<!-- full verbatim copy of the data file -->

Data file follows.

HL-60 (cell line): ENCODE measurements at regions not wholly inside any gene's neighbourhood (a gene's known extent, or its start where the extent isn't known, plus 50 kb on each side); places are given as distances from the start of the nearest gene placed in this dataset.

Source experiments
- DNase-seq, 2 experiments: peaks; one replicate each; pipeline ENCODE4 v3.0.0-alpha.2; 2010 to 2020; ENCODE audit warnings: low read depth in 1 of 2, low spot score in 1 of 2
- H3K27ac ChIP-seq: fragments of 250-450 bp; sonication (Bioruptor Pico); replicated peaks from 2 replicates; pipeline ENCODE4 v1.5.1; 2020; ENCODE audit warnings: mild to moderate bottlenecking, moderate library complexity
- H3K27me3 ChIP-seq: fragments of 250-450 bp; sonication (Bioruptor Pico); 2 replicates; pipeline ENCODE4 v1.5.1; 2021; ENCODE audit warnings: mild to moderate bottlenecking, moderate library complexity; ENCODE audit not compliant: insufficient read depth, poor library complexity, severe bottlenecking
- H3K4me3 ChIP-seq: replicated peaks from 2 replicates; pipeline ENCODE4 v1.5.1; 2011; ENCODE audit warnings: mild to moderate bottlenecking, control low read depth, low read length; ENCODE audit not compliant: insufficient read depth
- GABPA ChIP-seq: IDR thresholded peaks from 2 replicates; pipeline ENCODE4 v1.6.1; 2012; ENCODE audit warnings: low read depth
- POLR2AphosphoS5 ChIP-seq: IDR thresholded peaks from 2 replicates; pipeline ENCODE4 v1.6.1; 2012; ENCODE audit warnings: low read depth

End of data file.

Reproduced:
HL-60 (cell line): ENCODE measurements at regions not wholly inside any gene's neighbourhood (a gene's known extent, or its start where the extent isn't known, plus 50 kb on each side); places are given as distances from the start of the nearest gene placed in this dataset.

Source experiments
- DNase-seq, 2 experiments: peaks; one replicate each; pipeline ENCODE4 v3.0.0-alpha.2; 2010 to 2020; ENCODE audit warnings: low read depth in 1 of 2, low spot score in 1 of 2
- H3K27ac ChIP-seq: fragments of 250-450 bp; sonication (Bioruptor Pico); replicated peaks from 2 replicates; pipeline ENCODE4 v1.5.1; 2020; ENCODE audit warnings: mild to moderate bottlenecking, moderate library complexity
- H3K27me3 ChIP-seq: fragments of 250-450 bp; sonication (Bioruptor Pico); 2 replicates; pipeline ENCODE4 v1.5.1; 2021; ENCODE audit warnings: mild to moderate bottlenecking, moderate library complexity; ENCODE audit not compliant: insufficient read depth, poor library complexity, severe bottlenecking
- H3K4me3 ChIP-seq: replicated peaks from 2 replicates; pipeline ENCODE4 v1.5.1; 2011; ENCODE audit warnings: mild to moderate bottlenecking, control low read depth, low read length; ENCODE audit not compliant: insufficient read depth
- GABPA ChIP-seq: IDR thresholded peaks from 2 replicates; pipeline ENCODE4 v1.6.1; 2012; ENCODE audit warnings: low read depth
- POLR2AphosphoS5 ChIP-seq: IDR thresholded peaks from 2 replicates; pipeline ENCODE4 v1.6.1; 2012; ENCODE audit warnings: low read depth